So, yes, I understand much of what you describe in your post. For me, the only way I have made it through all this is I've learned to be aware, and experience what I need shows up right on schedule. For me, this is a process that cannot be rushed and must be respected as moving at a pace which assures reaching the finish line. Being able to do this is developing a level of trust in me that is leading to hopefulness, something I have never experienced until very recently.

Sending you love and support.

Don
_________________________
Divine Law is not judgment or denial of self truths. Divine Law is honoring harmony that comes from a peaceful mind, an open heart, a true tongue, a light step, a forgiving nature, and a love of all living creatures. Jamie Sams & David Carson, Medicine Cards

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#465262 - 05/12/14 04:30 PM Re: Disassociated memories... [Re: BigV]
BigV Offline


Registered: 07/19/09
Posts: 63
Don, thank your thoughtful response. This is something I've never talked to anyone about before... I never really even considered talking to anyone about it. It's one thing to have this kind of a memory, but something all together different, never feeling like I can trust my own memories, or even my own feelings.

I feel like one of the things I am probably doing is subjecting my own feelings to expectations, kind of the reverse of emotional repression. The more I try to force them, the further away they get, because I want to get this process over with. But I'm coming to accept that the process follows it's own course, and does not follow a predictable schedule.

One of the odd aspects of being raised by invalidating parents, was that my mother was always trying to get me to show me more feelings, the one's that she wanted me to express, and for the reason's she deemed appropriate. Once, I was looking at a picture of a girl in a year book... and for whatever reason, the memory of her made me tear up, just a bit.. my mom saw this, and immediately began explaining to me that it was ok to cry, and that she understood that I had a crush on Paula... Paula was not the girl's picture I was looking at, but her photo was on the same page. I insisted it wasn't her, but she insisted "No, no! It's ok for boys to cry, just cry it out!!!" I was friends with Paula, and it turned out that she was the one with the crush on me. This is a typical scenario of how my mom tried to tell me how and what to feel... every day she'd do this. It really makes me wonder why she was so afraid of letting me feel or express my own real feelings, without having them micromanaged or "soccer mom'ed" out of existence. And now it's as if I have an internalized soccer mom, intervening with every natural process, micromanaging my every thought and feeling, trying to buffer me from reality... from the reality of these distant emotional experiences.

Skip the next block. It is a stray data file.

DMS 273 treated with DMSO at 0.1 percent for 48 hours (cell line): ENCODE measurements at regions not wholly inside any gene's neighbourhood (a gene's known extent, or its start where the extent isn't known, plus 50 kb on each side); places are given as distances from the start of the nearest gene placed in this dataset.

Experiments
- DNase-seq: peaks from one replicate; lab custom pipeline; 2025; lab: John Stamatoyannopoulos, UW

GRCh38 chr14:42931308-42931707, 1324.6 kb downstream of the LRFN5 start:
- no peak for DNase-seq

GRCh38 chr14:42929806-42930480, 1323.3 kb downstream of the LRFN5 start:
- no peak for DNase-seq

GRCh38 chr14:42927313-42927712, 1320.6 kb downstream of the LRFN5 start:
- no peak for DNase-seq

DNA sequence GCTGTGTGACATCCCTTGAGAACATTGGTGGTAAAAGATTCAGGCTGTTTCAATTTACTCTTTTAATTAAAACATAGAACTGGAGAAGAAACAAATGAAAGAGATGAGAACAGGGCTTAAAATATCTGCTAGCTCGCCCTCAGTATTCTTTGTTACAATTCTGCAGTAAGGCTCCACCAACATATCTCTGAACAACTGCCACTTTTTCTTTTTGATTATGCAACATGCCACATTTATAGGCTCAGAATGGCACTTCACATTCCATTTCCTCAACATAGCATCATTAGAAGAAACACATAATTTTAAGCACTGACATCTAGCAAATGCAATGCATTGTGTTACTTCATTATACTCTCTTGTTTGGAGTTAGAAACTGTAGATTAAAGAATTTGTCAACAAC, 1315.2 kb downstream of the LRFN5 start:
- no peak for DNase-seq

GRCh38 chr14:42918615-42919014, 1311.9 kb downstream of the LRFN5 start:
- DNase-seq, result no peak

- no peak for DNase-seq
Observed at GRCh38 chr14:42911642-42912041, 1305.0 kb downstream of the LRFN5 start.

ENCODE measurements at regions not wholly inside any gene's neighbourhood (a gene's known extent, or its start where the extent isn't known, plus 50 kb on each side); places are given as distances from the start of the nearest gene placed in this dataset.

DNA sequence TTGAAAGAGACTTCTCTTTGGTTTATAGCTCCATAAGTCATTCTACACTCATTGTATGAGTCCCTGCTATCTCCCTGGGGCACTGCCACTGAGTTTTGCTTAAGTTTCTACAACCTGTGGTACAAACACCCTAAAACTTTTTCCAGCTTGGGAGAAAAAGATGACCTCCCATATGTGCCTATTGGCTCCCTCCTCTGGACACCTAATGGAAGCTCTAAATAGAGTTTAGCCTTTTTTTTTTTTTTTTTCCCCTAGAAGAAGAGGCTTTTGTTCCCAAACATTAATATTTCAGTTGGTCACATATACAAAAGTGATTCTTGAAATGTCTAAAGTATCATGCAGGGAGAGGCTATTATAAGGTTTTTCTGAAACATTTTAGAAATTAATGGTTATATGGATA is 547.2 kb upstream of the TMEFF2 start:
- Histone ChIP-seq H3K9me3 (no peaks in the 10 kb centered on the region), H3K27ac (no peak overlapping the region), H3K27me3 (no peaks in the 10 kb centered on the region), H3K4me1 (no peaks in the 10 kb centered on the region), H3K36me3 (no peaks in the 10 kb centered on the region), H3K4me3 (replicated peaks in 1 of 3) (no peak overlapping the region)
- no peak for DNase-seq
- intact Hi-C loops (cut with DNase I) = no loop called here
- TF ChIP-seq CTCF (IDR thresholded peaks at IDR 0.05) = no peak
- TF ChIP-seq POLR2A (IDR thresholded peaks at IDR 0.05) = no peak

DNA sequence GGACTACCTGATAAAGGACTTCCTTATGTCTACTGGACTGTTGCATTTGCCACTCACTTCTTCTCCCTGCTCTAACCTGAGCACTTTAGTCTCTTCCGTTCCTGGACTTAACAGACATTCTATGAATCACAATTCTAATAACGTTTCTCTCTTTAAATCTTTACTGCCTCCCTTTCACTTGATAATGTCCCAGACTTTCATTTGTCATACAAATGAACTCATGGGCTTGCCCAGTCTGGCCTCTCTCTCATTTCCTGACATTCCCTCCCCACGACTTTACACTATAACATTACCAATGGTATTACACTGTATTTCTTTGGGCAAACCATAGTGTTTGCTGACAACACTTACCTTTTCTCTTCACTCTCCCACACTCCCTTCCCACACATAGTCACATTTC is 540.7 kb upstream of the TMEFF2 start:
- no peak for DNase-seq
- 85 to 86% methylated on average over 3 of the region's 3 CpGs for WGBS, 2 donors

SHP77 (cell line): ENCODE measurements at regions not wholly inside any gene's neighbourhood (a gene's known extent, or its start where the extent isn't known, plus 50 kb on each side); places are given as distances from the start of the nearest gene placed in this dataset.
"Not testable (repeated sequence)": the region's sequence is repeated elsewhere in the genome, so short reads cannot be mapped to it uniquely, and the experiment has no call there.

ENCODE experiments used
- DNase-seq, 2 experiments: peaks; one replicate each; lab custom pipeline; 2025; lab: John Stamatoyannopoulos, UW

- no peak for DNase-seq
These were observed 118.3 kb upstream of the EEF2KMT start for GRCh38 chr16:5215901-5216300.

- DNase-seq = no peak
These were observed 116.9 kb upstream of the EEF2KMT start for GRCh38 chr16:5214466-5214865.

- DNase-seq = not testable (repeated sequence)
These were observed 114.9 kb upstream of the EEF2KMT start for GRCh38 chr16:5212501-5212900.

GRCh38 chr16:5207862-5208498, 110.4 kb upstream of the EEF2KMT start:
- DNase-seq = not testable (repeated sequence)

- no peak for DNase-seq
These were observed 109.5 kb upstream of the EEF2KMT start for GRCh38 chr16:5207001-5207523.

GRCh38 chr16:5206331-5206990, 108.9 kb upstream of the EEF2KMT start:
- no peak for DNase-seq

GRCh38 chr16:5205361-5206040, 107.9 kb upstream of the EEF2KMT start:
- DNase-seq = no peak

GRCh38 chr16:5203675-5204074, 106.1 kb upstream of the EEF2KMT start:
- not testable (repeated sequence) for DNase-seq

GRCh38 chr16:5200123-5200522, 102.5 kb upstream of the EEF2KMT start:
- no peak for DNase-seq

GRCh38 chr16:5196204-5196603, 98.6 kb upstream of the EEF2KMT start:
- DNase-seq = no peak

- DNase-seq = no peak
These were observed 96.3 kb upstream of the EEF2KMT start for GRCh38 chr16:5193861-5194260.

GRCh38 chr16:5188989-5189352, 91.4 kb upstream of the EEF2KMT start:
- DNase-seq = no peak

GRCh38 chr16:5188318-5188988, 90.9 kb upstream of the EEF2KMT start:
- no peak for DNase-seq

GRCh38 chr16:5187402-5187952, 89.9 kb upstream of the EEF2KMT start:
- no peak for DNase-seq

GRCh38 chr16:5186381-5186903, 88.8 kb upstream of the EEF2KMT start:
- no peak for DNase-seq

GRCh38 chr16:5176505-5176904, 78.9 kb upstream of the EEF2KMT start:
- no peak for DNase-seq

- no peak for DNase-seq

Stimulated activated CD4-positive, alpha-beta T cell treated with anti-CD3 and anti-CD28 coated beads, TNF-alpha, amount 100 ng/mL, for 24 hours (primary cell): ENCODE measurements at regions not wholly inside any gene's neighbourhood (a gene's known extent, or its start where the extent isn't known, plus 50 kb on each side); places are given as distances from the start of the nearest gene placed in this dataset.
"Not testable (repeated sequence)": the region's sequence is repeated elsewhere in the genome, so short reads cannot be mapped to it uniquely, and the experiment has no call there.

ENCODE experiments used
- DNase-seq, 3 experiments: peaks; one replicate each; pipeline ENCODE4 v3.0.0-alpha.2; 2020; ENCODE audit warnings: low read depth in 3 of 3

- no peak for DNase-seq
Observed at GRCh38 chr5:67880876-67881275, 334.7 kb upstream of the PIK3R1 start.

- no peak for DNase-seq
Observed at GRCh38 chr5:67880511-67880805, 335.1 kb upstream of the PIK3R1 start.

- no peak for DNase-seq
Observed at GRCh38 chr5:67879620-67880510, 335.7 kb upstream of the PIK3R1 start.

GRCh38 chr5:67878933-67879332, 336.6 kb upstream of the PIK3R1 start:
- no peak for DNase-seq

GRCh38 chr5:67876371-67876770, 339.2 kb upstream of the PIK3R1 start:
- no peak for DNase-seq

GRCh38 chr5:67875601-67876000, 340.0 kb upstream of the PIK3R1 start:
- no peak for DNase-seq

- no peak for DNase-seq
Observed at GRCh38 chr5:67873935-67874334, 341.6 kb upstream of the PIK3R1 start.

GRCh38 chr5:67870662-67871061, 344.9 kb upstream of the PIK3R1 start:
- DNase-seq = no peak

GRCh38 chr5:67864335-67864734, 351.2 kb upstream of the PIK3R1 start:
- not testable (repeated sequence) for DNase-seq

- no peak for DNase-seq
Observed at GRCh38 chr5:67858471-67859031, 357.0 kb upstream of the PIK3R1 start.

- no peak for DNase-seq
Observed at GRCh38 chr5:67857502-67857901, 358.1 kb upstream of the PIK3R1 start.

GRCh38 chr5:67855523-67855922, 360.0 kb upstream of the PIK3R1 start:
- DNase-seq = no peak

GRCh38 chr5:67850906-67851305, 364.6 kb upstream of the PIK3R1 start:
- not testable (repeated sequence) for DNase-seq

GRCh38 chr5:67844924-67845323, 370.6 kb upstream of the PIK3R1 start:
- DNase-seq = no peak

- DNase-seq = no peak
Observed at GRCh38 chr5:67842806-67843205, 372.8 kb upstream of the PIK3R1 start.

Now this "inner soccer mom" is trying to force me to feel all of the feelings, so her little man can become a more a modern, emotional, new age man (the kind of guy that all the feminist young ladies will go crazy for) and it's not helping. Perhaps it's time she went on a vacation.

So here's to hoping, Don. To hope, to trusting oneself, and the process, and escaping the padded cell of safety that is the dreaded inner soccer mom.


Edited by BigV (05/12/14 04:30 PM)

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#465290 - 05/13/14 08:20 AM Re: Disassociated memories... [Re: BigV]
focusedbody Offline


Registered: 02/03/13
Posts: 335
Loc: NY
Originally Posted By: BigV
I feel like one of the things I am probably doing is subjecting my own feelings to expectations, kind of the reverse of emotional repression. The more I try to force them, the further away they get, because I want to get this process over with.

This is very familiar to me.

Emotions that emerge from within are the truer ones. By their nature, they have nothing to do with expectation. I think they might be responses to something or even strategies for dealing with something. Subject to expectation, they become clouded and muddied.

Originally Posted By: BigV
Now this "inner soccer mom" is trying to force me to feel all of the feelings, so her little man can become a more a modern, emotional, new age man (the kind of guy that all the feminist young ladies will go crazy for) and it's not helping.


Looking back, this was also the message I got. Looking at it again, it seems like I internalized the message as a way of being an emotional counterpart to my father.

All in all, I'm proud of being an emotional man. The problem here is that being directed to do this my one's mother only works if Mom is coming from the right place. When Mom herself is having trouble with her feelings, this message can be very, very confusing to a boy trying to make sense of reality.

Originally Posted By: BigV
So here's to hoping, Don. To hope, to trusting oneself, and the process, and escaping the padded cell of safety that is the dreaded inner soccer mom.

Speaking as a soccer Dad, I say play your heart out.

FB
_________________________
Lose the drama; life is a poem.